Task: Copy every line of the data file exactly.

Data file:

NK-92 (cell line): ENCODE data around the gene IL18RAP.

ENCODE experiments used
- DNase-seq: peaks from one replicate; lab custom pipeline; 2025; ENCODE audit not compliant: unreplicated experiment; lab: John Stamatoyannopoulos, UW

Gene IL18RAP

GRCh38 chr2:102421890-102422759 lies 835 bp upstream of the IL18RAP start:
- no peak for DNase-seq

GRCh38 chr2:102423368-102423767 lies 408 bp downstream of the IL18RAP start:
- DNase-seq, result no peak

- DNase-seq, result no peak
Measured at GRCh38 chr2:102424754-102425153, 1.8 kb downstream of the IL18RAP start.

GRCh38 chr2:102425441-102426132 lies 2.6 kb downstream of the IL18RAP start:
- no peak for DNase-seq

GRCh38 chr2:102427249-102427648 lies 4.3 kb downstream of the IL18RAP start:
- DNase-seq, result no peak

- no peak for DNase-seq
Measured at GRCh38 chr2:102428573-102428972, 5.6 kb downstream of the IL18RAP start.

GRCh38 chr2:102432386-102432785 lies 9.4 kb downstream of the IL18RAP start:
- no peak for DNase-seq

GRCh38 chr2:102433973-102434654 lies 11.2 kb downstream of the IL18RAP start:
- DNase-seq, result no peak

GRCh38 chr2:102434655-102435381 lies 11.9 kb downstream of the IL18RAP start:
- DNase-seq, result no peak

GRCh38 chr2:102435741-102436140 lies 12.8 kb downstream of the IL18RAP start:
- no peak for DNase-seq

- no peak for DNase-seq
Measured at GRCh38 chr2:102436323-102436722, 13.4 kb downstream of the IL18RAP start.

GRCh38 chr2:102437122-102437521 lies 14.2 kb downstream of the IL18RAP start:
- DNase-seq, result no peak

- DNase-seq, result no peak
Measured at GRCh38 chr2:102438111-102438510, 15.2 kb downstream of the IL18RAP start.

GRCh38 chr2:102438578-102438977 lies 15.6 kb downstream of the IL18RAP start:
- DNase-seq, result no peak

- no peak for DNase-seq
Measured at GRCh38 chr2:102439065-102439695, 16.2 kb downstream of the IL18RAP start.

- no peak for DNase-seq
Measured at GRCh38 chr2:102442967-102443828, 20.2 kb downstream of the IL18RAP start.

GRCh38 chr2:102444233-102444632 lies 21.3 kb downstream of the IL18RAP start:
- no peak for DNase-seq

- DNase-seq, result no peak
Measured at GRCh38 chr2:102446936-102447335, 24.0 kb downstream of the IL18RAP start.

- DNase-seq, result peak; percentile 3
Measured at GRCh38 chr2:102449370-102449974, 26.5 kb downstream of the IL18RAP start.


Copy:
NK-92 (cell line): ENCODE data around the gene IL18RAP.

ENCODE experiments used
- DNase-seq: peaks from one replicate; lab custom pipeline; 2025; ENCODE audit not compliant: unreplicated experiment; lab: John Stamatoyannopoulos, UW

Gene IL18RAP

GRCh38 chr2:102421890-102422759 lies 835 bp upstream of the IL18RAP start:
- no peak for DNase-seq

GRCh38 chr2:102423368-102423767 lies 408 bp downstream of the IL18RAP start:
- DNase-seq, result no peak

- DNase-seq, result no peak
Measured at GRCh38 chr2:102424754-102425153, 1.8 kb downstream of the IL18RAP start.

GRCh38 chr2:102425441-102426132 lies 2.6 kb downstream of the IL18RAP start:
- no peak for DNase-seq

GRCh38 chr2:102427249-102427648 lies 4.3 kb downstream of the IL18RAP start:
- DNase-seq, result no peak

- no peak for DNase-seq
Measured at GRCh38 chr2:102428573-102428972, 5.6 kb downstream of the IL18RAP start.

GRCh38 chr2:102432386-102432785 lies 9.4 kb downstream of the IL18RAP start:
- no peak for DNase-seq

GRCh38 chr2:102433973-102434654 lies 11.2 kb downstream of the IL18RAP start:
- DNase-seq, result no peak

GRCh38 chr2:102434655-102435381 lies 11.9 kb downstream of the IL18RAP start:
- DNase-seq, result no peak

GRCh38 chr2:102435741-102436140 lies 12.8 kb downstream of the IL18RAP start:
- no peak for DNase-seq

- no peak for DNase-seq
Measured at GRCh38 chr2:102436323-102436722, 13.4 kb downstream of the IL18RAP start.

GRCh38 chr2:102437122-102437521 lies 14.2 kb downstream of the IL18RAP start:
- DNase-seq, result no peak

- DNase-seq, result no peak
Measured at GRCh38 chr2:102438111-102438510, 15.2 kb downstream of the IL18RAP start.

GRCh38 chr2:102438578-102438977 lies 15.6 kb downstream of the IL18RAP start:
- DNase-seq, result no peak

- no peak for DNase-seq
Measured at GRCh38 chr2:102439065-102439695, 16.2 kb downstream of the IL18RAP start.

- no peak for DNase-seq
Measured at GRCh38 chr2:102442967-102443828, 20.2 kb downstream of the IL18RAP start.

GRCh38 chr2:102444233-102444632 lies 21.3 kb downstream of the IL18RAP start:
- no peak for DNase-seq

- DNase-seq, result no peak
Measured at GRCh38 chr2:102446936-102447335, 24.0 kb downstream of the IL18RAP start.

- DNase-seq, result peak; percentile 3
Measured at GRCh38 chr2:102449370-102449974, 26.5 kb downstream of the IL18RAP start.